Q: Can an owner QC the deed of their property to someone if that property is listed in their Trust to go to someone else?
If someone has an irrevocable Trust for their home that is paid off, can that person sign over a quick claim deed on their home to a different person? My mother in law passed away last year. She has a Trust that gives the house to her 3 children. However in 2020, one of her grandchildren had her sign a QC deed to put the home in her name. Can the 3 children still invoke the Trust and sell the home despite it being listed in the granddaughter's name now?
A: This is way too complicated for an online response. The children should retain an attorney in the state in which the property is located (which appears to be Florida).
Phillip William Gunthert agrees with this answer
A: In order for the property to be considered part of the trust, known as corpus, the deed to the property must be in the name of the trust. In this case, it sounds like the settlor, the person who created the trust, had not transferred it to the trust and still owned it in her individual name. Therefore, any trust provision relating to that property would not have taken effect. However, if the property was part of the trust and was transferred out of the trust by the trustee without compensation, there could definitely be issues with failure to properly administer the trust. Consulting an attorney would be useful to help sort out the details.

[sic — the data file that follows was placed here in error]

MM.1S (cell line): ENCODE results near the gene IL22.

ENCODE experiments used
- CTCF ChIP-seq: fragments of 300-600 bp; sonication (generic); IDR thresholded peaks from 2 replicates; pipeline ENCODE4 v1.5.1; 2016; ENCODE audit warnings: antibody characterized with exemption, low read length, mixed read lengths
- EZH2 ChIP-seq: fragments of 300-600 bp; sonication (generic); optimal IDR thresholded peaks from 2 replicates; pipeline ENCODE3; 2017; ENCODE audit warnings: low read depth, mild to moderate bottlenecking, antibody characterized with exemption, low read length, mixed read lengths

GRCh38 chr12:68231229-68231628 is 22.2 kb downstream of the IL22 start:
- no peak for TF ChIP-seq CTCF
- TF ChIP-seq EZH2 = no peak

A: A Quit Claim Deed rules the day and wins out. You will need to have any deeds as well as the Trust reviewed by a Florida Estate Planning/Probate/Real Estate Attorney. Generally, if the Deed has been transferred and named the Trust, then it is a Trust asset (owned by Trust), if the property was never put into the Trust, then the Deed will govern the matter. If there is a surviving spouse and or minor child and the property is Homestead, then other rules likely apply and neither the deed or the trust may matter potentially, you can see how this can easily and quickly be quite complicated, but as a general answer, what the deed says generally rules the day.
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